A Lie for a Lie (All In) - Helena Hunting Page 0,1
teammate, Lance Romero—reaches for Randy’s leg with his doughnut-filled hand but misses by about six inches, which causes the kid to trip over his own feet.
I swoop in and catch him before he can do a face-plant. He startles and loses his hold on the doughnut, so he bursts into tears.
“Hey, buddy, you’re all right.”
“Mah doughnut!” he screams and lunges for it.
“Five-second rule.” Randy shrugs.
“Quinn! Don’t pick food up off the ground,” Poppy, the kid’s mother and Romero’s wife, calls from across the room.
I crouch down in front of him. “Why don’t we toss that one in the garbage and get you a new one?”
“I want dat one!” he screams in my face, then proceeds to throw himself on the floor and have an epic meltdown.
Romero stalks over. “What’re you two doing to my kid?”
Randy raises both hands in the air. “He tripped and dropped his doughnut.”
Romero looks to me. He’s a nice guy, and I like him, but sometimes he has a short fuse, and I prefer not to be the one to set him off. “I told him we should get a new one. He didn’t like that idea much.”
Romero picks his kid up off the floor and cringes when he sees his face. “Quinn, my man, yer never gonna get the ladies like this. Let’s wash yer face and get ya a new doughnut, aye?”
“Want dat doughnut!” He points to the floor.
Romero steps on the doughnut in question. “What doughnut?”
“Da-eee! Mah doughnut!”
Romero gives us both a look. “I gotta take care of this. After the party wraps up, we’re headin’ to the pub. You two in?”
“With or without the kids?” Randy quirks a brow at Quinn, who’s fighting his dad’s hold and smearing his chocolate-covered face all over his dad’s arm.
Romero rolls his eyes. “Without. What the hell would be the point otherwise?” He lifts the kid over his head and makes airplane noises all the way to the bathroom.
“I should’ve brought a flask,” Randy mutters as he fills a plastic cup with soda.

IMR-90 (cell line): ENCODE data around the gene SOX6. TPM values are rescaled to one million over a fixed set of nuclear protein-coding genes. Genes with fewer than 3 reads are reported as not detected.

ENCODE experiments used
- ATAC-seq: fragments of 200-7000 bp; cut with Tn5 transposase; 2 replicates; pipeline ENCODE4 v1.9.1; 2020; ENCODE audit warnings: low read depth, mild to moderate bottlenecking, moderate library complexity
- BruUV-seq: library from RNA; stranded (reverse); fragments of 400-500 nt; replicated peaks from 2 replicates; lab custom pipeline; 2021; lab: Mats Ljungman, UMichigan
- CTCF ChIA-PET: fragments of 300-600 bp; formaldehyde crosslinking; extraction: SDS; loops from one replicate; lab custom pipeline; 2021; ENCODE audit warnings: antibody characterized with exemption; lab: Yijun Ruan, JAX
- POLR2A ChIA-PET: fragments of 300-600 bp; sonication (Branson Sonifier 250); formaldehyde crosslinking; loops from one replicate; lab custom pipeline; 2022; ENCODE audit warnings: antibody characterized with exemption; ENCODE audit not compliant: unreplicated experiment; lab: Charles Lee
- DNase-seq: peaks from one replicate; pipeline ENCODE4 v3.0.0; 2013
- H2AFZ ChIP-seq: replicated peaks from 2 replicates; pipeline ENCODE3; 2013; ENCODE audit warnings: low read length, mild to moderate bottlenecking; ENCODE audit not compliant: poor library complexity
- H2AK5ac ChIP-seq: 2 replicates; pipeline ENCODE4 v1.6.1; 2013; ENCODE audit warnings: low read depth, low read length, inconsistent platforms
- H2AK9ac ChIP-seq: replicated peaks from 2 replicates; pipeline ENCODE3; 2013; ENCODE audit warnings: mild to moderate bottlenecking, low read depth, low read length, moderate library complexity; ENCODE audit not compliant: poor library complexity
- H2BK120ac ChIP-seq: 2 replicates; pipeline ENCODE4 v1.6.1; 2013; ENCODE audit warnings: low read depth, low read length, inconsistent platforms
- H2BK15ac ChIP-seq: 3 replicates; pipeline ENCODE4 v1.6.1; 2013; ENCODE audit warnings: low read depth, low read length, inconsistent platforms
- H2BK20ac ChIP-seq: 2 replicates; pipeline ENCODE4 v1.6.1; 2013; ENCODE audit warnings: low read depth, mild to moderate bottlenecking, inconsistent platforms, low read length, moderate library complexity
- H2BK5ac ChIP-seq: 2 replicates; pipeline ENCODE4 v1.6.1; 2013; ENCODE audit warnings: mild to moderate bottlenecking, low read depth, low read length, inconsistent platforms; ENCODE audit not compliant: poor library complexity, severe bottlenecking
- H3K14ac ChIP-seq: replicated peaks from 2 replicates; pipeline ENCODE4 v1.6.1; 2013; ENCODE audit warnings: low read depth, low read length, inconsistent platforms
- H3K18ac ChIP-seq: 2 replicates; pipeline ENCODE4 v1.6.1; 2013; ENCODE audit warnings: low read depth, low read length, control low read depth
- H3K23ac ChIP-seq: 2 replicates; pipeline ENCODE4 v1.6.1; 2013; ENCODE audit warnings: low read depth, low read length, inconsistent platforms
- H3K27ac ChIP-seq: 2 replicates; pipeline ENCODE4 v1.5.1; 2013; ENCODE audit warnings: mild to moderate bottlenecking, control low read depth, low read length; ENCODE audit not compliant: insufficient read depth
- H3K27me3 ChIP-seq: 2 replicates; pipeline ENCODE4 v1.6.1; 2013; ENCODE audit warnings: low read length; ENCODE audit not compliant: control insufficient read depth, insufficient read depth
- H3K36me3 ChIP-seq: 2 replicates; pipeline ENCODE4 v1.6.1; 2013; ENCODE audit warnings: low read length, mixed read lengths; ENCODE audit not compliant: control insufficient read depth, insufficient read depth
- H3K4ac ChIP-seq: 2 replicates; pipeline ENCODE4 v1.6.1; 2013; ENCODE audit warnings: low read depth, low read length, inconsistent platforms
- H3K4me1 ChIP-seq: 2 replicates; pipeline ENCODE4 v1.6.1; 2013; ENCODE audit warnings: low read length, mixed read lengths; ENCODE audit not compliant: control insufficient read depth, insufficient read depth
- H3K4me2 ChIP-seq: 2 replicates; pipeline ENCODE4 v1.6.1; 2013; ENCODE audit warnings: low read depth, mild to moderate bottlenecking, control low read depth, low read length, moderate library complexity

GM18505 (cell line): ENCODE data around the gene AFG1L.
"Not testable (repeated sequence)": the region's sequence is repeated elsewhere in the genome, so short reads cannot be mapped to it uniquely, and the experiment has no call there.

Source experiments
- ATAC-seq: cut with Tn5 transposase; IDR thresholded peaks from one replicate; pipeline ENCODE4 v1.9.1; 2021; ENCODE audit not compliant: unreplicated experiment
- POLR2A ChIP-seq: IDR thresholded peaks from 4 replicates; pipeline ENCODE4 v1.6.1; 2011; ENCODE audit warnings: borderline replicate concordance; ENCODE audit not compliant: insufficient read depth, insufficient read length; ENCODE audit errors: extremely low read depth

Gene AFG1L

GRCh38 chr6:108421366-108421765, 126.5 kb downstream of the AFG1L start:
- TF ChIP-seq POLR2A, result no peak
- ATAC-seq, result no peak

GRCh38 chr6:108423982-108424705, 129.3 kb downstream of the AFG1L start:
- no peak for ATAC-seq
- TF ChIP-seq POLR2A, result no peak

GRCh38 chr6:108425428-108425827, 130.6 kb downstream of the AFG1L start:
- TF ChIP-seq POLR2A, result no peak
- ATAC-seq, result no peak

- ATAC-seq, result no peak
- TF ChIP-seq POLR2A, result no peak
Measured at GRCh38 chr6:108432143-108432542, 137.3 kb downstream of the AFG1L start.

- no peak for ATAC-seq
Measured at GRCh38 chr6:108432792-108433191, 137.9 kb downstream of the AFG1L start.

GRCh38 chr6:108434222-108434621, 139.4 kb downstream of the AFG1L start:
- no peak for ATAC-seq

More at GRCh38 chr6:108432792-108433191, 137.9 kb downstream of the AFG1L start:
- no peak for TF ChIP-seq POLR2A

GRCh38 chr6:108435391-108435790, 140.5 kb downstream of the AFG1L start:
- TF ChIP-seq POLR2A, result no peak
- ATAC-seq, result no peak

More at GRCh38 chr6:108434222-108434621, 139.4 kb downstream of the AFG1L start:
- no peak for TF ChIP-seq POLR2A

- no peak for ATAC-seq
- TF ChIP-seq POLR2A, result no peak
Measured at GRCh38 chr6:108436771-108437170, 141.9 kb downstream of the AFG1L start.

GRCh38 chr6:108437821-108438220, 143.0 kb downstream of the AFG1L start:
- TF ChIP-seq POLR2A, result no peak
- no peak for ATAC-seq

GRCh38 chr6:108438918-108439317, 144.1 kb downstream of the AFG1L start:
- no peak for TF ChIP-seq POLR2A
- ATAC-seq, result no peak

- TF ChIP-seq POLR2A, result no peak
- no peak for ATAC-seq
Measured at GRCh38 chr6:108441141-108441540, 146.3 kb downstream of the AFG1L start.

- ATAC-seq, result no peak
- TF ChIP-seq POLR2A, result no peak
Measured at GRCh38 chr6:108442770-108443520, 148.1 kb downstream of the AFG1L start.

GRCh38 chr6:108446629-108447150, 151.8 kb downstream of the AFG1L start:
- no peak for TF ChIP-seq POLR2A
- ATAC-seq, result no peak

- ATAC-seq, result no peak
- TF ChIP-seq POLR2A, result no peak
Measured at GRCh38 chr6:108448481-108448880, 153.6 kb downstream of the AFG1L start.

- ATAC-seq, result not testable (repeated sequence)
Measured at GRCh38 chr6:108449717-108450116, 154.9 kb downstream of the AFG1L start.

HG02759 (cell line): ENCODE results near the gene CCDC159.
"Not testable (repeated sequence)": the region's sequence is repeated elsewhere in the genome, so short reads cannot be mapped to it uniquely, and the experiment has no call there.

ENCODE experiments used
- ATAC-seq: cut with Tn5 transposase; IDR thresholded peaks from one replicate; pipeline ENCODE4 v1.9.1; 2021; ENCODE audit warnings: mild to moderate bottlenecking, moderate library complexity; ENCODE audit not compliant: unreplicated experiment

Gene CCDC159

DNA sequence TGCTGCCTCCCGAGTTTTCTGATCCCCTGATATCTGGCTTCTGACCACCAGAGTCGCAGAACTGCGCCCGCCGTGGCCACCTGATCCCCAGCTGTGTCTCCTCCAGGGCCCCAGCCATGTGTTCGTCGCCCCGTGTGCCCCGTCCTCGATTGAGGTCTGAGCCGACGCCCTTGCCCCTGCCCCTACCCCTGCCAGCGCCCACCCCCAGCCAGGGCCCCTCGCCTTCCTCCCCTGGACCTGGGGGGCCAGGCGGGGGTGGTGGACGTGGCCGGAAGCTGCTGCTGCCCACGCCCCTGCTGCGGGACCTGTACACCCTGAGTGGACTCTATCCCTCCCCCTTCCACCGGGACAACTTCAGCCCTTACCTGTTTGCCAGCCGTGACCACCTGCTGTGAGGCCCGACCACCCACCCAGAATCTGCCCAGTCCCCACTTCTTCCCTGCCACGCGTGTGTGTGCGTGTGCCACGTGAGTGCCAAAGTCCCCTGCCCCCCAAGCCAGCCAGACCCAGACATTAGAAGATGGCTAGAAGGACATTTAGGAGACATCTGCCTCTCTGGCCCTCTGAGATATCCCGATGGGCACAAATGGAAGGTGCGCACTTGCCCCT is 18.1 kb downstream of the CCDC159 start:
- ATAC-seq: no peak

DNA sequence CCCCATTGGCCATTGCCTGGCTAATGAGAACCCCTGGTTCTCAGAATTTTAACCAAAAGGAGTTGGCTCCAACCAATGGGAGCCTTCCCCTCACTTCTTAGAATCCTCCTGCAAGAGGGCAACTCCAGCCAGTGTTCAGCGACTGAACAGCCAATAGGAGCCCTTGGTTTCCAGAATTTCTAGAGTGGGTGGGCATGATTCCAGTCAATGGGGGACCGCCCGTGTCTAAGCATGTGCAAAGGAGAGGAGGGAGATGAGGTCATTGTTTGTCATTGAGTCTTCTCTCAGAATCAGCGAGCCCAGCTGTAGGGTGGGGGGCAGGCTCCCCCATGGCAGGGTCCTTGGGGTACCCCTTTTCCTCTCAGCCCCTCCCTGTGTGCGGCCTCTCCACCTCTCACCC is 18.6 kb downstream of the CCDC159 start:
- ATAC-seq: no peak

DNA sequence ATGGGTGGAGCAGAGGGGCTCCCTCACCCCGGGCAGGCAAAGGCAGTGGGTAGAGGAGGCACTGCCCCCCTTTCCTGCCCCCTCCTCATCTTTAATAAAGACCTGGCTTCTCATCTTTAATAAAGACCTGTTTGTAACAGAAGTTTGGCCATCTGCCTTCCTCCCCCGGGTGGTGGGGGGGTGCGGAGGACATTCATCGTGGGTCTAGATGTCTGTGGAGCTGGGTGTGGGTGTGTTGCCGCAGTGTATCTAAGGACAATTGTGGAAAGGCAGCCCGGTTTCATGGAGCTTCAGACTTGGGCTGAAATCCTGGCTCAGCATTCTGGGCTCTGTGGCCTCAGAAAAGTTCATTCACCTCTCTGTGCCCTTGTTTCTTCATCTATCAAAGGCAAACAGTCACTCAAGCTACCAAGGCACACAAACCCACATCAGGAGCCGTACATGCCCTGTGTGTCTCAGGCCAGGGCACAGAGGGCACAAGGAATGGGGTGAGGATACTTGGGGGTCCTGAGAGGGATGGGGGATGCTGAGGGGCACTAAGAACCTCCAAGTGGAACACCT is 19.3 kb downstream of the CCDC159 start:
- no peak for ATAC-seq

I opt for a bottle of water. We make small talk with our teammates while I keep an eye out for Alex Waters. He went into sportscasting as soon as he retired from the ice. The camera loves him, but he’s got the background and the temperament to coach a team, and I want to find out if the rumors are true that he’s thinking about making the switch in the next couple of years.
“Hey! Rookie! How’s it goin’? Glad you made it back from Alaska in time for the party.” Alex claps me on the back. I have to brace myself so I don’t stumble forward with the impact. Alex is a big guy, and just because he’s not on the ice anymore doesn’t mean he’s lost any of his size.
I accept a man hug and back pat. “Me too. Things are good. Just getting settled in—you know how it goes. Looking forward to preseason training.”
“Team’s looking good this year. You wanna talk strategy at all, just give me a call.”
Before I can segue, his wife appears. “There you are! Can you please take Robbie to the bathroom? Every time we go into a women’s bathroom, he tries to climb up on the sink and pee in there.” Violet gives us a slightly strained smile. “Hey, guys, sorry to interrupt, but getting kicked out of the aquarium for letting my kid use a sink as a toilet isn’t on my to-do list today.”
She points at another child, who I think is one of Miller Butterson’s four kids. I can’t keep their names straight, and I’m pretty sure the one I’m looking at is one of their twins, which makes it even more difficult. “I’m just waiting for that one to pee in one of the fake potted plants. This summer Miller thought the best way to potty train Liam and Lane was to let them wander around with their doodle hanging out so they could pee whenever and wherever. Now Liam keeps trying to take his pants off, and he thinks if it’s a plant, he’s allowed to pee on it.”
“That’s actually awesome,” Randy says with a snort.
Violet grins. “I know, right? Liam has been the best thing to ever happen to me.”
Alex clears his throat, and Violet rolls her eyes. “I mean in terms of offsetting my own humiliating moments. Last weekend we had a barbecue, and Liam got into the greenhouse. Let’s just say there’s a lot of contaminated science experiments